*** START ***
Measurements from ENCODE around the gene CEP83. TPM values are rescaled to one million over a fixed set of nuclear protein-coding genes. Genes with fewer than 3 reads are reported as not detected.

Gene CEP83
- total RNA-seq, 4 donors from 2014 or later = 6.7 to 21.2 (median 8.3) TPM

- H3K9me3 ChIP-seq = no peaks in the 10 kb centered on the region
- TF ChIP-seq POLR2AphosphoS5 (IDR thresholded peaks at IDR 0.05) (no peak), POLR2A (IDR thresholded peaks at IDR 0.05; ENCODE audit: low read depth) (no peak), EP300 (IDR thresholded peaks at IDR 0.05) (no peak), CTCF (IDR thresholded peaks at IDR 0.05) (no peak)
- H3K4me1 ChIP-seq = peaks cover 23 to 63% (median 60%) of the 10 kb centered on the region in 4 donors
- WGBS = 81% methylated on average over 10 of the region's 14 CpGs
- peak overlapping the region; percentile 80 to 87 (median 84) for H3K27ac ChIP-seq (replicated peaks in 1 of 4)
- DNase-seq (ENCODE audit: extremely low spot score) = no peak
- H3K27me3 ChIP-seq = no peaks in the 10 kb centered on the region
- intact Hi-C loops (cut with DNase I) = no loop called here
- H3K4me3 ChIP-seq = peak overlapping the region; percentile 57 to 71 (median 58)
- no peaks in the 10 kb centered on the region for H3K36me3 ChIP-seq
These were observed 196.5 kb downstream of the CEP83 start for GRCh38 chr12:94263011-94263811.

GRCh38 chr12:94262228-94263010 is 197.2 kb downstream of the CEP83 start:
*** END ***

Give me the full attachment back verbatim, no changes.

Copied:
Measurements from ENCODE around the gene CEP83. TPM values are rescaled to one million over a fixed set of nuclear protein-coding genes. Genes with fewer than 3 reads are reported as not detected.

Gene CEP83
- total RNA-seq, 4 donors from 2014 or later = 6.7 to 21.2 (median 8.3) TPM

- H3K9me3 ChIP-seq = no peaks in the 10 kb centered on the region
- TF ChIP-seq POLR2AphosphoS5 (IDR thresholded peaks at IDR 0.05) (no peak), POLR2A (IDR thresholded peaks at IDR 0.05; ENCODE audit: low read depth) (no peak), EP300 (IDR thresholded peaks at IDR 0.05) (no peak), CTCF (IDR thresholded peaks at IDR 0.05) (no peak)
- H3K4me1 ChIP-seq = peaks cover 23 to 63% (median 60%) of the 10 kb centered on the region in 4 donors
- WGBS = 81% methylated on average over 10 of the region's 14 CpGs
- peak overlapping the region; percentile 80 to 87 (median 84) for H3K27ac ChIP-seq (replicated peaks in 1 of 4)
- DNase-seq (ENCODE audit: extremely low spot score) = no peak
- H3K27me3 ChIP-seq = no peaks in the 10 kb centered on the region
- intact Hi-C loops (cut with DNase I) = no loop called here
- H3K4me3 ChIP-seq = peak overlapping the region; percentile 57 to 71 (median 58)
- no peaks in the 10 kb centered on the region for H3K36me3 ChIP-seq
These were observed 196.5 kb downstream of the CEP83 start for GRCh38 chr12:94263011-94263811.

GRCh38 chr12:94262228-94263010 is 197.2 kb downstream of the CEP83 start: